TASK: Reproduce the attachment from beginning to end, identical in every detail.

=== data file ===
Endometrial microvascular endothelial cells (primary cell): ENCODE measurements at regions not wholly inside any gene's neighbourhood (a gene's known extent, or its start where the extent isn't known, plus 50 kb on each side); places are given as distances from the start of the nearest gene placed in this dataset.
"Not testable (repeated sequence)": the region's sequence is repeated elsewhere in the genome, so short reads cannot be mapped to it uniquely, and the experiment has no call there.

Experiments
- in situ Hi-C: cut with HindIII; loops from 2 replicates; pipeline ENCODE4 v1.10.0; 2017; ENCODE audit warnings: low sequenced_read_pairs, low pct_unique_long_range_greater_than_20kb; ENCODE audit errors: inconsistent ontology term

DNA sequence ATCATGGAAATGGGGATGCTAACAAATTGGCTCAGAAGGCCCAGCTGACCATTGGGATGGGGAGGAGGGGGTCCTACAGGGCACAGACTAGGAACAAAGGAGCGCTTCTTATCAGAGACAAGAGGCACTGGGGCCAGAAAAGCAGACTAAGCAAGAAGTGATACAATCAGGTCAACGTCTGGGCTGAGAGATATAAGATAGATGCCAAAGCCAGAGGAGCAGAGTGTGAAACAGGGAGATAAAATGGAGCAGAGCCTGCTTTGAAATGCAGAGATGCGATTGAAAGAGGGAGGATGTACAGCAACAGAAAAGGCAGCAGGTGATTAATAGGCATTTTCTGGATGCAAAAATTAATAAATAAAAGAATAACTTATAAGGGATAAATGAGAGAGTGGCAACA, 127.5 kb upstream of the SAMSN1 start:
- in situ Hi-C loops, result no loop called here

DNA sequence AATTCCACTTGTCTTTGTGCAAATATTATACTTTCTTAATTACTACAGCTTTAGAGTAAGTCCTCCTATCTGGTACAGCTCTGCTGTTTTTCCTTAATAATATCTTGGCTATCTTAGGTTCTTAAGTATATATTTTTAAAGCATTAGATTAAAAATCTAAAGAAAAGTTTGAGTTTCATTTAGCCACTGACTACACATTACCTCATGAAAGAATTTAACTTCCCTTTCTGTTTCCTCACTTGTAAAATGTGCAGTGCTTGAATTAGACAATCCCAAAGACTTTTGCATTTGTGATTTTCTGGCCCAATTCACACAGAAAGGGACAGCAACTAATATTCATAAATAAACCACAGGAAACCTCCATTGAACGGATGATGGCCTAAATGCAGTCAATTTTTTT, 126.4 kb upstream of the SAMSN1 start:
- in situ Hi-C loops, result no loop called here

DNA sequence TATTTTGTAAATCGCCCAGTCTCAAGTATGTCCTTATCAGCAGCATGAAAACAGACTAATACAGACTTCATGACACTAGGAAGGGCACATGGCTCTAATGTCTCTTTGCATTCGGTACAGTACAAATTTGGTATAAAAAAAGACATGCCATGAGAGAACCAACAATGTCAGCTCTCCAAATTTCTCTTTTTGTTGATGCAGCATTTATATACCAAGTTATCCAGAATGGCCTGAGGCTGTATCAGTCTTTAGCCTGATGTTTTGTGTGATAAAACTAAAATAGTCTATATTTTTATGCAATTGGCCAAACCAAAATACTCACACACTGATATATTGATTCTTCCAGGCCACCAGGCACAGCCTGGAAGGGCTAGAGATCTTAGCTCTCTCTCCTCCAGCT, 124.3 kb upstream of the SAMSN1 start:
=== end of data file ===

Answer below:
Endometrial microvascular endothelial cells (primary cell): ENCODE measurements at regions not wholly inside any gene's neighbourhood (a gene's known extent, or its start where the extent isn't known, plus 50 kb on each side); places are given as distances from the start of the nearest gene placed in this dataset.
"Not testable (repeated sequence)": the region's sequence is repeated elsewhere in the genome, so short reads cannot be mapped to it uniquely, and the experiment has no call there.

Experiments
- in situ Hi-C: cut with HindIII; loops from 2 replicates; pipeline ENCODE4 v1.10.0; 2017; ENCODE audit warnings: low sequenced_read_pairs, low pct_unique_long_range_greater_than_20kb; ENCODE audit errors: inconsistent ontology term

DNA sequence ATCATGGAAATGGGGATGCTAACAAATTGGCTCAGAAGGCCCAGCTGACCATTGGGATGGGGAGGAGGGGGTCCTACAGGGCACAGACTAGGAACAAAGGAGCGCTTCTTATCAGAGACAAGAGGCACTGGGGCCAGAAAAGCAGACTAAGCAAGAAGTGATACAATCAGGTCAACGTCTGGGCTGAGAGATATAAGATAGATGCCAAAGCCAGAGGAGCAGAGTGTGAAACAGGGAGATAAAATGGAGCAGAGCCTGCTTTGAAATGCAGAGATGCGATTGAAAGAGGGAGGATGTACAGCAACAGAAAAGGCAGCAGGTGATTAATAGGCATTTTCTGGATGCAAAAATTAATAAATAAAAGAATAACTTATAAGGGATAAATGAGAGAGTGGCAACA, 127.5 kb upstream of the SAMSN1 start:
- in situ Hi-C loops, result no loop called here

DNA sequence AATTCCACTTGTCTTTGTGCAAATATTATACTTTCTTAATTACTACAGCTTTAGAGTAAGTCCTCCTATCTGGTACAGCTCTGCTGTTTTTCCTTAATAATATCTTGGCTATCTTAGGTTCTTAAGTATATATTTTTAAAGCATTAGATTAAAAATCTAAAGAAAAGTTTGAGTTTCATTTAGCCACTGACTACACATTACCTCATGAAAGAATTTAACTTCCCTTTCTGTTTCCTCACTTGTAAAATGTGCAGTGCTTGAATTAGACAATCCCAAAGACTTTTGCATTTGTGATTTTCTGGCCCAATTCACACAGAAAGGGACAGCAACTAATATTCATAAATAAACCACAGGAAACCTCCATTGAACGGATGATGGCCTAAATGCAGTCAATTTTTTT, 126.4 kb upstream of the SAMSN1 start:
- in situ Hi-C loops, result no loop called here

DNA sequence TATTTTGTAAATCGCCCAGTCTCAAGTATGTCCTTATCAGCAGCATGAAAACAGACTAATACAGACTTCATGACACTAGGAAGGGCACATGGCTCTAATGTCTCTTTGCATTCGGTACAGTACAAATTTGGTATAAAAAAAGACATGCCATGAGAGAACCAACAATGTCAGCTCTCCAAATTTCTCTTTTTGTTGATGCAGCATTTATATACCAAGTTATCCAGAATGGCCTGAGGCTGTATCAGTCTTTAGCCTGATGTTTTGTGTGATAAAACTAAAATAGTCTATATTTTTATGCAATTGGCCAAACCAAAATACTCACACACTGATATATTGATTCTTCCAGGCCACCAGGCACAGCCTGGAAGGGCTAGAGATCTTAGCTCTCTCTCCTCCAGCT, 124.3 kb upstream of the SAMSN1 start: